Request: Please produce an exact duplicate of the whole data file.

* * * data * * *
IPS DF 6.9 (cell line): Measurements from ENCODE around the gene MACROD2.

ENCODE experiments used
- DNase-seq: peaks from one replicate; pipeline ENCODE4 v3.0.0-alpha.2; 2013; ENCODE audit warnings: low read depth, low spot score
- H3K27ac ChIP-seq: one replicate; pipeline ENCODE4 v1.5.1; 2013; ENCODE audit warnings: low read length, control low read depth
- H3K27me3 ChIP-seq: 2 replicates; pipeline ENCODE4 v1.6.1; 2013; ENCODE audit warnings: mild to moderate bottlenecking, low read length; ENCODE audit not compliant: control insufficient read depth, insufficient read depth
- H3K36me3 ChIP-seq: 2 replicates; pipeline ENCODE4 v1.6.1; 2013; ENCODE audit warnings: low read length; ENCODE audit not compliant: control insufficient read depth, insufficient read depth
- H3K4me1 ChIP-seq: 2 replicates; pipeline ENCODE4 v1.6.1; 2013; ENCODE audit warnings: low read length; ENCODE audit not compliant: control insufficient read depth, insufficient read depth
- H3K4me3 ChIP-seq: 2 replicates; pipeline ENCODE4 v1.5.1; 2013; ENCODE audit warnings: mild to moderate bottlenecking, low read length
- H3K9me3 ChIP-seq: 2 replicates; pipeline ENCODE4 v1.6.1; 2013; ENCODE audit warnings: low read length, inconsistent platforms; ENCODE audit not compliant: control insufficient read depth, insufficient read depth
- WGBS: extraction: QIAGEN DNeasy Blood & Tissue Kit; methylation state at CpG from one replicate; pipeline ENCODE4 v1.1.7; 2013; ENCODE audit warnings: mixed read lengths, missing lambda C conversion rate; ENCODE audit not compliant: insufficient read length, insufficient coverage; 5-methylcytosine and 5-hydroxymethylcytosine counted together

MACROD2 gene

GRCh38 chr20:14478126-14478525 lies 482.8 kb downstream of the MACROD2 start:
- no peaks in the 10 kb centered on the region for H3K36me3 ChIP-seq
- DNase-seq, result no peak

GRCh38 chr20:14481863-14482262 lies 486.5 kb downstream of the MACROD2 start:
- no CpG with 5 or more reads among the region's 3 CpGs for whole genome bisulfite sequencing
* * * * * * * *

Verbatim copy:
IPS DF 6.9 (cell line): Measurements from ENCODE around the gene MACROD2.

ENCODE experiments used
- DNase-seq: peaks from one replicate; pipeline ENCODE4 v3.0.0-alpha.2; 2013; ENCODE audit warnings: low read depth, low spot score
- H3K27ac ChIP-seq: one replicate; pipeline ENCODE4 v1.5.1; 2013; ENCODE audit warnings: low read length, control low read depth
- H3K27me3 ChIP-seq: 2 replicates; pipeline ENCODE4 v1.6.1; 2013; ENCODE audit warnings: mild to moderate bottlenecking, low read length; ENCODE audit not compliant: control insufficient read depth, insufficient read depth
- H3K36me3 ChIP-seq: 2 replicates; pipeline ENCODE4 v1.6.1; 2013; ENCODE audit warnings: low read length; ENCODE audit not compliant: control insufficient read depth, insufficient read depth
- H3K4me1 ChIP-seq: 2 replicates; pipeline ENCODE4 v1.6.1; 2013; ENCODE audit warnings: low read length; ENCODE audit not compliant: control insufficient read depth, insufficient read depth
- H3K4me3 ChIP-seq: 2 replicates; pipeline ENCODE4 v1.5.1; 2013; ENCODE audit warnings: mild to moderate bottlenecking, low read length
- H3K9me3 ChIP-seq: 2 replicates; pipeline ENCODE4 v1.6.1; 2013; ENCODE audit warnings: low read length, inconsistent platforms; ENCODE audit not compliant: control insufficient read depth, insufficient read depth
- WGBS: extraction: QIAGEN DNeasy Blood & Tissue Kit; methylation state at CpG from one replicate; pipeline ENCODE4 v1.1.7; 2013; ENCODE audit warnings: mixed read lengths, missing lambda C conversion rate; ENCODE audit not compliant: insufficient read length, insufficient coverage; 5-methylcytosine and 5-hydroxymethylcytosine counted together

MACROD2 gene

GRCh38 chr20:14478126-14478525 lies 482.8 kb downstream of the MACROD2 start:
- no peaks in the 10 kb centered on the region for H3K36me3 ChIP-seq
- DNase-seq, result no peak

GRCh38 chr20:14481863-14482262 lies 486.5 kb downstream of the MACROD2 start:
- no CpG with 5 or more reads among the region's 3 CpGs for whole genome bisulfite sequencing